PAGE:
First, establish an information sharing partnership between BC and InfoSec teams; identify scenarios in which a cybersecurity breach translates into a business impact; and at what point in time such a transition can happen. Then, define:

  • how and when information security engages BC;
  • procedures BC launches to protect the business, its reputation, brand, supply chain and other key business attributes;
  • how BC and InfoSec will communicate with each other during the incident;
  • the circumstances in which the event can be considered addressed, the threat neutralized, and the business returned to normal;
  • the optimal time frames for the above activities;
  • the points in which both BC and InfoSec can stand down;
  • issues to be addressed in the after-action report.

With those tasks completed, you will be able to determine how cybersecurity strategies can be enhanced with post-event BC inputs and establish how lessons learned from the incident can improve future responses by both BC and information security. Following an event:

  • update cybersecurity strategies and plans, as well as BC plans based on lessons learned from the event;
  • schedule joint exercises with information security and BC to validate plans and collaboration activities;
  • establish regular joint meetings with information security and BC to exchange ideas, share information, discuss plans and identify ways to synchronize emergency response activities in a real incident.

Issues the business continuity team should address

First, it is important to understand the techniques, systems and procedures that protect the organization's information security perimeter. You should also be aware of the importance and use of antivirus software and other network analysis devices, such as IDS and IPS. Understand also the techniques used to analyze breaches. Finally, knowledge of key issues associated with recovering networks and systems, testing them for proper operation, cleaning and disinfecting workstations and other network-attached devices, and launching stronger preventive measures is critical.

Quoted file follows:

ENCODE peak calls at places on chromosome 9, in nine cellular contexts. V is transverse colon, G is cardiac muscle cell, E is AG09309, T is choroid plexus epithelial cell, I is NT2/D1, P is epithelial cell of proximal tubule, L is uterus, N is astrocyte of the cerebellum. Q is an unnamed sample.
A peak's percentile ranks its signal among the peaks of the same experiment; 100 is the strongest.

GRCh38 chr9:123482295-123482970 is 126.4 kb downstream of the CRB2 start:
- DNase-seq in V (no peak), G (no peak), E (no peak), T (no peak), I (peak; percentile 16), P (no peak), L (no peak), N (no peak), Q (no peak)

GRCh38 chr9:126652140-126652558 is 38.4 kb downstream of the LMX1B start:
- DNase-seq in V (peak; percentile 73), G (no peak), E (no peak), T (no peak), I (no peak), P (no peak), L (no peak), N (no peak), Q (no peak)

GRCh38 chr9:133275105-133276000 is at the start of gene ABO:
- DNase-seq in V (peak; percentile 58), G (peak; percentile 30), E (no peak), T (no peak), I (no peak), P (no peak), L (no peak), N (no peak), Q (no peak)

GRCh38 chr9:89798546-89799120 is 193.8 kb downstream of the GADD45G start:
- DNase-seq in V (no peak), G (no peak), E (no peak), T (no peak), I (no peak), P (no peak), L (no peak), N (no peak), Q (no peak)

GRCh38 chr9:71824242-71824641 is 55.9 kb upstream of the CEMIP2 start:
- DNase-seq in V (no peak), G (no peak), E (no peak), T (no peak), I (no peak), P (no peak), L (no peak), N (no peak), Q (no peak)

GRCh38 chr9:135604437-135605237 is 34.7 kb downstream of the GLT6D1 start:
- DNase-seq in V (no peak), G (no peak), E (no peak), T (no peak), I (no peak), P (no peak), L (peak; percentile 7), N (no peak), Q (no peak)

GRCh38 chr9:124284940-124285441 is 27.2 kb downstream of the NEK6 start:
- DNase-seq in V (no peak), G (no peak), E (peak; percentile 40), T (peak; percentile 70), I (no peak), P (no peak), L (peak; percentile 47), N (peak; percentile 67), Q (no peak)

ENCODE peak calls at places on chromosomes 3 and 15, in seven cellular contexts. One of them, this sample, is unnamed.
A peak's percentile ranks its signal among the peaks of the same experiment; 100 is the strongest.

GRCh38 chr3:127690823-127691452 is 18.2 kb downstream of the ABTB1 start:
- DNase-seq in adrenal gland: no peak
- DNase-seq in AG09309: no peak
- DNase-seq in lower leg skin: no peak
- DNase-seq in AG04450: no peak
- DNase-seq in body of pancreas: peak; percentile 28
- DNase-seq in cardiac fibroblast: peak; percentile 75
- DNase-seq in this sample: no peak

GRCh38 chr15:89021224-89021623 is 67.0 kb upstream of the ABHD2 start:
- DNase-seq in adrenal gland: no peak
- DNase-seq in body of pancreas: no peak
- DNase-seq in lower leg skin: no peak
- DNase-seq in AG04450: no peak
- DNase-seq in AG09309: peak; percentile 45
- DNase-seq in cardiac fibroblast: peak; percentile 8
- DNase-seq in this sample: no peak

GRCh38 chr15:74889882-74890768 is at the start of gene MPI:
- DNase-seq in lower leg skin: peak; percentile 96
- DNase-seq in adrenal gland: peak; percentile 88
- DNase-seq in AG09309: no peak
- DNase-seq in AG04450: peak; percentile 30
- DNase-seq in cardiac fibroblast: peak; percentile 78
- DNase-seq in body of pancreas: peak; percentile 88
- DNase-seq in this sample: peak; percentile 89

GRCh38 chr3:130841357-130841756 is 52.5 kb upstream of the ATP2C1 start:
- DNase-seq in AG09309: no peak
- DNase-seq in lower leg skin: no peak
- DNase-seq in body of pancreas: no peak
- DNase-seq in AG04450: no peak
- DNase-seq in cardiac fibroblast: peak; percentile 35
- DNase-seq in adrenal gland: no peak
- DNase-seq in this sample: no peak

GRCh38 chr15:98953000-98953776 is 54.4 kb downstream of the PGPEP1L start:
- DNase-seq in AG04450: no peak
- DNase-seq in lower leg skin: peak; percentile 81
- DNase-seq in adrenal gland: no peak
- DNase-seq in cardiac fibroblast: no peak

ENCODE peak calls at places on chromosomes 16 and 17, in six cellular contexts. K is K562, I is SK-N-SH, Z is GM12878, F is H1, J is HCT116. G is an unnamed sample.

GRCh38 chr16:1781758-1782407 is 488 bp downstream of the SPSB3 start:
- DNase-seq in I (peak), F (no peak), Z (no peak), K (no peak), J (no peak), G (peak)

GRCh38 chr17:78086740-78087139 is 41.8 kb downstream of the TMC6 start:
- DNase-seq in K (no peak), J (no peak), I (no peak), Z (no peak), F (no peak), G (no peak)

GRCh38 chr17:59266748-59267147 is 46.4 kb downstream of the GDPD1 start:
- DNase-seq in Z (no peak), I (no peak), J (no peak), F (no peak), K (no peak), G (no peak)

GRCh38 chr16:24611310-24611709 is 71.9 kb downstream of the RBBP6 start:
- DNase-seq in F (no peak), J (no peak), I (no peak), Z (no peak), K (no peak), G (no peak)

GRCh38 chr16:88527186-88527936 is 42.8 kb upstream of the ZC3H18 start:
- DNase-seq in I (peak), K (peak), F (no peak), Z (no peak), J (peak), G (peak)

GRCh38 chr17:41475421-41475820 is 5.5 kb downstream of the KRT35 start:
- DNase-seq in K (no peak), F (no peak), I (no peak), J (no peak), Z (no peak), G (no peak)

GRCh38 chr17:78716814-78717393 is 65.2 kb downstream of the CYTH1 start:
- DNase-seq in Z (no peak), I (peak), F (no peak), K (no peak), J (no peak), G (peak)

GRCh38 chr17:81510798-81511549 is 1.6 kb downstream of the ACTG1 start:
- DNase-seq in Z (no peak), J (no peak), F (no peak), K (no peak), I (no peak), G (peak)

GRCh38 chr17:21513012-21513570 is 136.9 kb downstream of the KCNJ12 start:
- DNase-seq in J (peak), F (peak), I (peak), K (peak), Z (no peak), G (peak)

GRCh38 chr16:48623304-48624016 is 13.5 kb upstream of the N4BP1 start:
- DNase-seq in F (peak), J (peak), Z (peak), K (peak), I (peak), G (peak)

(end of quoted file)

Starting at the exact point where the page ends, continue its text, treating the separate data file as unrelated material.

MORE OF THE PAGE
These actions can help BC professionals effectively synchronize with their information security counterparts.

  • Jointly provide regular briefings to senior management so they are aware of what is happening with the relationship with BC and information security and of the benefits that collaboration provides to the organization.
  • Consider using an executive dashboard system to keep management updated.
  • Collect data from network logs and other devices that describe what happened before the breach, what occurred during it, what was done to stop it, and what happened following its termination.
  • Determine what business information was lost, stolen, damaged or otherwise compromised, as well as the impact on the business.
  • Notify key clients and stakeholders of compromised systems and/or information as soon as possible, reassuring them that you have the resources to minimize any further exposure.
  • Document any and all actions performed for future audits.
  • Attend tests of network security systems to understand how preventive measures work.
  • Partner with information security to educate employees about the importance of network security and BC and how they work together to minimize the destructive impact of future cybersecurity events.

An effective cybersecurity strategy involves BC, disaster recovery and related activities. Business continuity professionals must be more informed about their information security peers, and must bridge traditional gaps between the disciplines to establish a more collaborative environment based on teamwork and information sharing.

Next Steps

Getting management buy-in for a business continuity program

Measuring business continuity program success

Develop an emergency evacuation plan strategy for your BC program

This was first published in June 2014